EUR/USD may bottom out soon

Bank notes of different currencies
Fawad Razaqzada
By :  ,  Market Analyst

…the key question is: will there be a more pronounced breakdown of parity first, before it bottoms out?

Calling the low on the EUR/USD has not been fun for anyone that has attempted it. Luckily, we have been consistently bearish on the world’s most heavily traded currency pair. But at these levels, even we have to at least entertain the idea of a potential bottom.

So, how likely is it that we will see a low form around parity on the EUR/USD exchange rate?

There is no short answer, but there are good reasons why a bottom for the EUR/USD might be near, if we haven’t already seen it.

Euro too cheap?


Firstly, there is the argument that the single currency might have gotten too cheap.

Remember, the euro was last this weak in 2002. Not even the height of the pandemic in 2020 or the European debt crisis in 2012 saw it trade this low.

This time, we are talking about stagflation and a sharp divergence between US and Eurozone monetary policies. So, there is good reason why the EUR/USD is where it is this time around.

But unless this economic downturn turns into a prolonged recession or a depression, then it is possible that the market is underestimating the single currency’s value.


US recession risks not priced in for USD


We are likely to be in a recession already in Europe, hence the weakness in the single currency and equity markets. But the US could follow suit with all these aggressive rate hikes and surging inflationary pressures weighing on consumer sentiment and spending. The slowdown around the world may very well push the world’s largest economy into a recession.

As we saw on Wednesday, US CPI was much hotter than expected at 9.1% which boosted speculation that the Fed will put the pedal to the metal and deliver a 100-basis point rate hike instead of 75 at its next meeting. That only raises worries over an economic slowdown. The Fed front-loading interest rate hikes only helps bring forward rate-cutting cycle. The markets think this could happen as early as Q1.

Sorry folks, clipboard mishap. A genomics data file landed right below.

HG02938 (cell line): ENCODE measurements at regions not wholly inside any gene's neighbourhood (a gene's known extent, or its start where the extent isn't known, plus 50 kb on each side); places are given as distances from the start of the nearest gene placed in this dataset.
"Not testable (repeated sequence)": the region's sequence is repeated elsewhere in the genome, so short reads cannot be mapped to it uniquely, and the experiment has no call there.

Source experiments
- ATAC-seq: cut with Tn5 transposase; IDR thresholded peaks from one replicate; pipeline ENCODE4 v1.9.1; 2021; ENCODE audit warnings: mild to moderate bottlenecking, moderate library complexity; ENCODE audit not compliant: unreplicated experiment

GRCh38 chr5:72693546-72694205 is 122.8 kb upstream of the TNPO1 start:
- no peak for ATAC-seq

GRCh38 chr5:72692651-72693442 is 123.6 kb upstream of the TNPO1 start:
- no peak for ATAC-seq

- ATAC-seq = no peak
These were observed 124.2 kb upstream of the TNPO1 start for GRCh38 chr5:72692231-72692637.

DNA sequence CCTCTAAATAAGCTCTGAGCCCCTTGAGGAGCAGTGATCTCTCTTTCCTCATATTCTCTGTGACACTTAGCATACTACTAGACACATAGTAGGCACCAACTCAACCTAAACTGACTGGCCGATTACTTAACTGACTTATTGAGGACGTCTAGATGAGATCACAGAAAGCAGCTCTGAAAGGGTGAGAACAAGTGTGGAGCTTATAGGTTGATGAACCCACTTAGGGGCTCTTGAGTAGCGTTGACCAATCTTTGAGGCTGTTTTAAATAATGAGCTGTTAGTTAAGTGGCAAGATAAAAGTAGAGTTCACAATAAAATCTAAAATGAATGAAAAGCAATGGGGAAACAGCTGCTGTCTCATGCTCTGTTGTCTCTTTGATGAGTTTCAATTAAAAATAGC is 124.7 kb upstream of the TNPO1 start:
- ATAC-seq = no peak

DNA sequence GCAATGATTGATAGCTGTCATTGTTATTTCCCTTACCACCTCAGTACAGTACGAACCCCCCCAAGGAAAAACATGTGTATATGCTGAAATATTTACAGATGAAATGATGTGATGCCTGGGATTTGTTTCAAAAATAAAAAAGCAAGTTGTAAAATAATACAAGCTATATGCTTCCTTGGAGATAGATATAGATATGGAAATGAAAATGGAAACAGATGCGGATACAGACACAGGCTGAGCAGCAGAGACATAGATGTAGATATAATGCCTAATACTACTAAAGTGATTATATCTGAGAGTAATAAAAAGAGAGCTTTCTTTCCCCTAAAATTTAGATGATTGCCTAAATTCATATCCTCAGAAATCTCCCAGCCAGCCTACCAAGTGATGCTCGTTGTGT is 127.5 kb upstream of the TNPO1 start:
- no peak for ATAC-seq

But could EUR/USD fall below parity before we see a bottom?


That was my base case scenario, and we already did see the euro print sub-1.000 on Wednesday, before recovering more than 100 pips. Was that it, or will it dip below parity again, and this time more decisively…. leading to a capitulation and an eventual bottom?

This scenario cannot be ruled out just yet. Remember, it was only a couple of days ago when the market fully priced in 75bp hike in July. The CPI overshoot and BoC’s larger hike of 1% raised the bar and investors started to bet that the Fed will now also hike by 1% instead of 0.75% in two weeks’ time. The OIS market was pricing in 90bp hike for July by Thursday morning, when this report was written.


Opportunistic trades


From my observation of big round handles and after extensive drops, I reckon there will be a lot of speculators looking for a EUR/USD bounce around parity. On Wednesday, we got a bounce of 100 pips before rates have dropped back to 1.2020 at the time of writing.



I am expecting to see further such rebounds as speculators either take profit on their shorts, or opportunistic bullish traders look for “one-shot-one-kill” types of bounce trades every time we get close to parity. Whether or not we will see a larger bounce than the day before remains to be seen.

But the bulls’ logic may be something like:

“I want to go long around current levels with a stop not too far below parity to get a good reward-to-risk profile. If it works, great, if not then well it was a calculated risk. Maybe I would start with a small position to test the waters and then, later on, if we see more signs that it wants to bottom out, add to that position so then I have a full 1R risk.”


In a nutshell


The ongoing re-pricing higher in Fed rate expectations is likely to keep the dollar supported, and may lead to another break below parity in the coming days. Even so, for the reasons stated above, I think that we are very close to reaching a low on the EUR/USD. Whether parity breaks again or not, I think that the downside risks are limited for the euro going forward.


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